A lack of affordable housing and perceived discrimination in the rental market has prompted the Newtown Florist Club, a local civil rights organization, to schedule three community meetings to address these problems and educate residents about their housing rights.
In recent months, hundreds of lower-income families in Gainesville have faced significant rent increases as apartment complexes, such as Lenox Park (now rebranded as The Peaks at Gainesville under new ownership), exit a state tax credit program that kept costs below market rates.
What: Series of conversations about housing discrimination in Gainesville and Hall County, put on by the Newtown Florist Club
6 p.m. March 22: Section 8 housing discrimination training on how to file a complaint
6 p.m. April 26: Housing discrimination against families with children
6 p.m. May 24: Why some landlords deny Section 8 housing vouchers
Where: Fair Street Neighborhood Center, 715 Fair St., Gainesville
More info: 770-718-1343 or email@example.com
Properties leaving the tax credit program will no longer accept Section 8 housing subsidies and vouchers that also kept rents affordable for working families.
The Times has extensively documented the shortage of affordable housing in Hall County in the past two years.
More than 50 percent of all renters in Gainesville, for example, are considered “cost-burdened,” according to census figures, meaning they spend more than 30 percent of their income on housing.
And more than 60 percent of all households in the city limits are renter-occupied.
In November, Beth Brown, executive director of the Gainesville Housing Authority, said the waiting list for public housing had spiked to 1,600 from 250 in just a few months, partly as a result of rising rents at formerly low-income complexes.
The Housing Authority has partnered with a private developer to build Walton Summit on the site of the former Green Hunter Homes public housing complex off Atlanta Street in Gainesville.
“The addition of these units will help,” Brown said last fall, “but come nowhere near meeting our community’s need for affordable housing. The affordable housing shortage does not just affect welfare recipients and minimum wage earners.”
The Newtown club is partnering with the Georgia Legal Services Program and Morningstar Urban Development Homeownership Center, a DeKalb County-based nonprofit, as hosts of the training and workshops.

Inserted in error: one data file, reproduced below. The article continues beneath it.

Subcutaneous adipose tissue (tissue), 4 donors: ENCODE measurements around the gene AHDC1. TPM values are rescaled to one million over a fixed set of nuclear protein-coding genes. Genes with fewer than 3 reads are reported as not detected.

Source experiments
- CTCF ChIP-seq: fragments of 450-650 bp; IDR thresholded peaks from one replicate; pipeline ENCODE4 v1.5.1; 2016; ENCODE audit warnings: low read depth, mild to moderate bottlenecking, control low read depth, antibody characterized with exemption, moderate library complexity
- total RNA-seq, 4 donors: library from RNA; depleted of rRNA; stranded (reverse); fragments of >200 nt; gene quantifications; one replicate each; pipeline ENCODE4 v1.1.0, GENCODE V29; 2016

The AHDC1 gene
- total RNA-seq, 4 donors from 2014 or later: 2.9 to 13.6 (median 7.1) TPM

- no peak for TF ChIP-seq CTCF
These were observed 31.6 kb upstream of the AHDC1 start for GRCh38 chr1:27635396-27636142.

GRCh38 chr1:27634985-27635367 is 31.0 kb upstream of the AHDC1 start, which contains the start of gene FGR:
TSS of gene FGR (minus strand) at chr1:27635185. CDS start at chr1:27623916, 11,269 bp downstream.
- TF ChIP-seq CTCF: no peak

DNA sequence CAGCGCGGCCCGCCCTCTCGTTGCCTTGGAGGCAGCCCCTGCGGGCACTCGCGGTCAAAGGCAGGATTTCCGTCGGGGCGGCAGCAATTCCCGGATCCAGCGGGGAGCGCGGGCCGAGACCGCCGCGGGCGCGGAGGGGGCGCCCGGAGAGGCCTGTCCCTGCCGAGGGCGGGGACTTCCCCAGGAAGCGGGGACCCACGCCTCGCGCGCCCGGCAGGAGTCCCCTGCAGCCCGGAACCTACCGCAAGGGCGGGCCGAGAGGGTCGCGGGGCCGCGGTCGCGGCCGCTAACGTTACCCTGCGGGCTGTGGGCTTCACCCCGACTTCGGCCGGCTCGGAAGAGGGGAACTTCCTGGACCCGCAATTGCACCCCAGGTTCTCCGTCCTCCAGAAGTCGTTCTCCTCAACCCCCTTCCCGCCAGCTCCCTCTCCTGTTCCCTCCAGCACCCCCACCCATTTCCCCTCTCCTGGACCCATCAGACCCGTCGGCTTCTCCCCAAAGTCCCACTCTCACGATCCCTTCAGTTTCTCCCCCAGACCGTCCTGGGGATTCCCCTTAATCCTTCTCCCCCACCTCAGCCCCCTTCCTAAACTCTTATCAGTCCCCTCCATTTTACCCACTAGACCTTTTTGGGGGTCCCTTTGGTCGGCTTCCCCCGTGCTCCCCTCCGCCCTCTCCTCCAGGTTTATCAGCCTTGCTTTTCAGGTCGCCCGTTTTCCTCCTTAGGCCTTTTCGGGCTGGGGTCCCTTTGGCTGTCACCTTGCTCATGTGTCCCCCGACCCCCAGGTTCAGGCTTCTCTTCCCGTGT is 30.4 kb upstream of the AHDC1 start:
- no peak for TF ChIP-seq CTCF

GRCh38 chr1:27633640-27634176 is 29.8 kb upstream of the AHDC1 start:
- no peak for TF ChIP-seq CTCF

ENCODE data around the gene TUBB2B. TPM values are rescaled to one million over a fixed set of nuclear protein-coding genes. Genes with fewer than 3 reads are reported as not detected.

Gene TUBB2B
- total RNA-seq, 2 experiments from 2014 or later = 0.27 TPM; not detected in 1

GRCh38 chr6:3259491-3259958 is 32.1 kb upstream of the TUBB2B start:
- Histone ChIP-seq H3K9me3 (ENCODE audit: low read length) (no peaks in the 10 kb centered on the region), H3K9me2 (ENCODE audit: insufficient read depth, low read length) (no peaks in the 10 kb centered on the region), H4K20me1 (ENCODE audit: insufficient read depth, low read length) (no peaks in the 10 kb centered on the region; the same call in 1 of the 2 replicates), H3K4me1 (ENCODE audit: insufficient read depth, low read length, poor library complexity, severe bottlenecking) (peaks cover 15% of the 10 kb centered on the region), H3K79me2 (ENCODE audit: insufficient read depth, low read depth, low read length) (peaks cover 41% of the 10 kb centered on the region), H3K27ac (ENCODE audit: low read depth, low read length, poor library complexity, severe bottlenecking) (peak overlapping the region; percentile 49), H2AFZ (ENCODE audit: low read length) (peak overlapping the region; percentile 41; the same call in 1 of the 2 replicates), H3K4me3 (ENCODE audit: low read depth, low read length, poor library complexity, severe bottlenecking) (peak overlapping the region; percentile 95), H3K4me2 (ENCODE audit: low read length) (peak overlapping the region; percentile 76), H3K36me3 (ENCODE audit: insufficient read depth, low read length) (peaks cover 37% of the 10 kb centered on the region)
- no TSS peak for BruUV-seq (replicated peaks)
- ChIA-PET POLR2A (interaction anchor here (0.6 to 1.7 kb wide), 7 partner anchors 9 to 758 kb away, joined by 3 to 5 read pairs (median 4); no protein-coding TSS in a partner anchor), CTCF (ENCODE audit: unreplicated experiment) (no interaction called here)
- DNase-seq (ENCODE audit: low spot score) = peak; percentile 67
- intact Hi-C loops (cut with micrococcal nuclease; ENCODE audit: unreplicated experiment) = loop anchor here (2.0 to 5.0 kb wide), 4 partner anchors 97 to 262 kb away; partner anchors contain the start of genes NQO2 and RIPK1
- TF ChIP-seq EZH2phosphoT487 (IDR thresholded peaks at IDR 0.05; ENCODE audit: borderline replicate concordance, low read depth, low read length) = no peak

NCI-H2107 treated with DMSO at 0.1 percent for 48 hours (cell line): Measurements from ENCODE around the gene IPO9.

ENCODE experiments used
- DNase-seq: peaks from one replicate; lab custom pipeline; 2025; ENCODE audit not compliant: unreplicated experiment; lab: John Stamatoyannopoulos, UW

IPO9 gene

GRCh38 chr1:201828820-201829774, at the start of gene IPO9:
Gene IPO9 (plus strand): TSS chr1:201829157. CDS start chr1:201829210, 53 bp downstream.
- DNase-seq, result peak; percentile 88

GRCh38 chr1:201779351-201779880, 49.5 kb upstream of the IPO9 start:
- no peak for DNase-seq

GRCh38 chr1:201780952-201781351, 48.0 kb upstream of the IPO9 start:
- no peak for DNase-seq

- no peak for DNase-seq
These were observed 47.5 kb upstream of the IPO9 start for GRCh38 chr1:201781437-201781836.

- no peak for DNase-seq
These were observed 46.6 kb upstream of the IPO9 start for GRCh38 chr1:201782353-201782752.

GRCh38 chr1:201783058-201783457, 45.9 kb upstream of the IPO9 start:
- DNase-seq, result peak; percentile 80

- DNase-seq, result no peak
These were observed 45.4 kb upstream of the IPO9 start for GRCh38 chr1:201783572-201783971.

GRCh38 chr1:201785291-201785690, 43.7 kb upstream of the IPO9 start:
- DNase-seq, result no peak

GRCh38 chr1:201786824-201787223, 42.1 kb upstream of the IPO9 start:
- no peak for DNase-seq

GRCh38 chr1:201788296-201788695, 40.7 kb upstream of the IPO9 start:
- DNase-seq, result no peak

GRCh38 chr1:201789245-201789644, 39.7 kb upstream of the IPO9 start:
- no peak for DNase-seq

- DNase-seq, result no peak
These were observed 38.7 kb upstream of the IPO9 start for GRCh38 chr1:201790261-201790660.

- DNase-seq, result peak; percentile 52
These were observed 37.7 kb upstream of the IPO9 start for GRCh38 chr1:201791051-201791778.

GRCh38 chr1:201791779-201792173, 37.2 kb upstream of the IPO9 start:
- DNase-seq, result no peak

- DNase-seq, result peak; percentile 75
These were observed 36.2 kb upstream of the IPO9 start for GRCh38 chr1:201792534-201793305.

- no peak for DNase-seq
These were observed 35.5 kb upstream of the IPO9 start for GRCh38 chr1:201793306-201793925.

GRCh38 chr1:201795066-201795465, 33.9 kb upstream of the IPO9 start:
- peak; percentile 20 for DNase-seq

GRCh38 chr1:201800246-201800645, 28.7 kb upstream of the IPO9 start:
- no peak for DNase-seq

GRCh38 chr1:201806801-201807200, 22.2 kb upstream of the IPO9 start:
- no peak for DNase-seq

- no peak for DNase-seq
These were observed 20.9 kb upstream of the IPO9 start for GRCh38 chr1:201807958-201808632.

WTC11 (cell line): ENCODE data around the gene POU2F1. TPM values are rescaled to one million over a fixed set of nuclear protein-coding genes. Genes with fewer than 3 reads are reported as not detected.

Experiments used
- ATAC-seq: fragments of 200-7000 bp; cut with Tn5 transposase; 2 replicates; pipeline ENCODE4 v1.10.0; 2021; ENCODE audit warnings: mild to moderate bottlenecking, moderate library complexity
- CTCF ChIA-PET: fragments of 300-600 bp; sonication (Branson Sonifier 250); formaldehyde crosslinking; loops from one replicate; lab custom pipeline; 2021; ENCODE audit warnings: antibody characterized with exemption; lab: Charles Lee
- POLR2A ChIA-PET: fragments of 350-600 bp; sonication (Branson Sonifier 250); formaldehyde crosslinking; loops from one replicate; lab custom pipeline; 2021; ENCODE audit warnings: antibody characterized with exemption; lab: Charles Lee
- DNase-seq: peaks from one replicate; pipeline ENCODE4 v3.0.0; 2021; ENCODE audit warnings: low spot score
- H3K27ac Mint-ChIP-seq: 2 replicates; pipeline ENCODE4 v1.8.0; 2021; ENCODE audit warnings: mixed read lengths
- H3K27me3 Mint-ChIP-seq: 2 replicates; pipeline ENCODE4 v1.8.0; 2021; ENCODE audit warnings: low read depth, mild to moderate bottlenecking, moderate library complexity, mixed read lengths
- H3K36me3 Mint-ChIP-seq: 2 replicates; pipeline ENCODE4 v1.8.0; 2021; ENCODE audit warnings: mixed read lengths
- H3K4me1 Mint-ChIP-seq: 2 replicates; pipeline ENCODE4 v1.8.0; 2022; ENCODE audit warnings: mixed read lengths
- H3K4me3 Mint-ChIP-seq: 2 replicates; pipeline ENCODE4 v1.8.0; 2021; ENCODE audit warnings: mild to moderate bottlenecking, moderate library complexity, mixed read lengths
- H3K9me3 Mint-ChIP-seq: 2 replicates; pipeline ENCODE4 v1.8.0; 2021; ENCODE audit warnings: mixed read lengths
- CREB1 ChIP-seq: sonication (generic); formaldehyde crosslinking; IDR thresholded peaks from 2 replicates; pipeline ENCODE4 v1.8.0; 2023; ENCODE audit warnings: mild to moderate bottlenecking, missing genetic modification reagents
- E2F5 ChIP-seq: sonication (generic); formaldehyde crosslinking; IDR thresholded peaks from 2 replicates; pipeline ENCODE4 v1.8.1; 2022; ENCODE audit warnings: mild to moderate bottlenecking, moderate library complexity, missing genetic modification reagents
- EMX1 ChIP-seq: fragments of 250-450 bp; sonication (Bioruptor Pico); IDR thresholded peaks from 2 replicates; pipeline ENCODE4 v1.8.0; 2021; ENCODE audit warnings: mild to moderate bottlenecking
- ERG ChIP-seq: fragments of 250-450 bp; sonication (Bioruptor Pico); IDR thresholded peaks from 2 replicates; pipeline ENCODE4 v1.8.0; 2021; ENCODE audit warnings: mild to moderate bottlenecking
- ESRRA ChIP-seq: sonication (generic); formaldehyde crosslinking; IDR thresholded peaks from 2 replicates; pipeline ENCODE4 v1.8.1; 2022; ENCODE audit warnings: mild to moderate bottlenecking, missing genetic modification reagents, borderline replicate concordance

Chad McCranie, a staff attorney with GLSP, said his firm will be available to answer legal questions about fair housing laws and discrimination.
“We can also address the requirements of participating in the Section 8 program and how that might determine which landlords decide to participate in the program,” he said.
But the training is being conducted by grass-roots leaders “who are recipients of the program and those who are deeply passionate about wanting to see change,” Newtown Florist Club executive director Rose Johnson said.
“NFC is training a new cadre of leaders to know the issues from their own experiences, how their lives are being impacted by public policy decisions and what actions can be taken if they face discriminatory action. We want everyone who has a Section 8 voucher who has been denied to understand the program and different ways that discrimination can be present and what recourse is available to them if they have had a problem.”
The Newtown neighborhood has played a key role in making affordable housing available to area residents over the last 15 years through its “Land Trust” program, building five new homes.
“Our focus now is on the people who live in our community who may not make a living wage and cannot find a place to live without the Section 8 housing choice voucher,” Johnson said. “If one of the problems causing this crisis is that some landlords are denying the vouchers, we really want to know the reasons why ... because the denial of Section 8 vouchers in such a widespread way feels like discrimination. Our position is that everyone regardless of income level deserves a decent place to live.”